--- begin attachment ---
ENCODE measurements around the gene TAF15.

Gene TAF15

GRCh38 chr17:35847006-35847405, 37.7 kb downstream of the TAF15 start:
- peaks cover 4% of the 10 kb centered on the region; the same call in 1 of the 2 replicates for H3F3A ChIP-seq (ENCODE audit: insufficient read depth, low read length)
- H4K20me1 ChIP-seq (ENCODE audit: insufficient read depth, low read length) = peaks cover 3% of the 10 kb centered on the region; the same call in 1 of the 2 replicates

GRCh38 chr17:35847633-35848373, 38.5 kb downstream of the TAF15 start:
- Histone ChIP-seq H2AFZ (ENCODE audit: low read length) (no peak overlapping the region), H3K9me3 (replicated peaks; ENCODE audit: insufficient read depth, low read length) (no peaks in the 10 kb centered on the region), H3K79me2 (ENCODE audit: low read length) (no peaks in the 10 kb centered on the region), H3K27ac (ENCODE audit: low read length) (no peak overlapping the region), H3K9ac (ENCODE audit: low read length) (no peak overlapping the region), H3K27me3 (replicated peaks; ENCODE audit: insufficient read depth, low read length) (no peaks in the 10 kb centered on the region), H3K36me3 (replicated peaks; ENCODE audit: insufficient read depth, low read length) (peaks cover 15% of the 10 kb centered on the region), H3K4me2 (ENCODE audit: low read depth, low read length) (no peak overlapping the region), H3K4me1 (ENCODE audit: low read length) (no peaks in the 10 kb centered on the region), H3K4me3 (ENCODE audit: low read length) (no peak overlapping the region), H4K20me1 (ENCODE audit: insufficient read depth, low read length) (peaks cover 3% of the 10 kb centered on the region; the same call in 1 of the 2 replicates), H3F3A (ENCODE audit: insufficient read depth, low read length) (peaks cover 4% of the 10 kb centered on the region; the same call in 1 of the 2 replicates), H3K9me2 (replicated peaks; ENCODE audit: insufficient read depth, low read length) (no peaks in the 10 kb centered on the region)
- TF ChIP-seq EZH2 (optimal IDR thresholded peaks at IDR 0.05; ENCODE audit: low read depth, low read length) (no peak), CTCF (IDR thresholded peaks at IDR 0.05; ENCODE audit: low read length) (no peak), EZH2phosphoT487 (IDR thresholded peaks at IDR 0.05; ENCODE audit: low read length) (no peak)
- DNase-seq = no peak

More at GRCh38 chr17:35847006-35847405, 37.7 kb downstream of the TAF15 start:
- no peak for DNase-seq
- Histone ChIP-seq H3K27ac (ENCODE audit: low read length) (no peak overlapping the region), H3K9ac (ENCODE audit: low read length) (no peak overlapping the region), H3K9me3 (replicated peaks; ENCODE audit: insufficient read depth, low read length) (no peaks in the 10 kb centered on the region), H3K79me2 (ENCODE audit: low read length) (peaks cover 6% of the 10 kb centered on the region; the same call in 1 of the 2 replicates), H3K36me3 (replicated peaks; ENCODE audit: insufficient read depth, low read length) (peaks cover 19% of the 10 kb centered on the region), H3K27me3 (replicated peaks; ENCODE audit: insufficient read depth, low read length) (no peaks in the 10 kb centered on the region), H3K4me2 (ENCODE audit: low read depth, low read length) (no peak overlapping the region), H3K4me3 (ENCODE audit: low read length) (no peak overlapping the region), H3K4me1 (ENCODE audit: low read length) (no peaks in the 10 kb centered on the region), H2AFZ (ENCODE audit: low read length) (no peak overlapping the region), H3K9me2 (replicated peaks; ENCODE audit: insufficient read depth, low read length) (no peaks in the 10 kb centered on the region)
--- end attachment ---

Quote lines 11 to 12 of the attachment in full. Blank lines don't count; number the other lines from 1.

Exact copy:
- no peak for DNase-seq
- Histone ChIP-seq H3K27ac (ENCODE audit: low read length) (no peak overlapping the region), H3K9ac (ENCODE audit: low read length) (no peak overlapping the region), H3K9me3 (replicated peaks; ENCODE audit: insufficient read depth, low read length) (no peaks in the 10 kb centered on the region), H3K79me2 (ENCODE audit: low read length) (peaks cover 6% of the 10 kb centered on the region; the same call in 1 of the 2 replicates), H3K36me3 (replicated peaks; ENCODE audit: insufficient read depth, low read length) (peaks cover 19% of the 10 kb centered on the region), H3K27me3 (replicated peaks; ENCODE audit: insufficient read depth, low read length) (no peaks in the 10 kb centered on the region), H3K4me2 (ENCODE audit: low read depth, low read length) (no peak overlapping the region), H3K4me3 (ENCODE audit: low read length) (no peak overlapping the region), H3K4me1 (ENCODE audit: low read length) (no peaks in the 10 kb centered on the region), H2AFZ (ENCODE audit: low read length) (no peak overlapping the region), H3K9me2 (replicated peaks; ENCODE audit: insufficient read depth, low read length) (no peaks in the 10 kb centered on the region)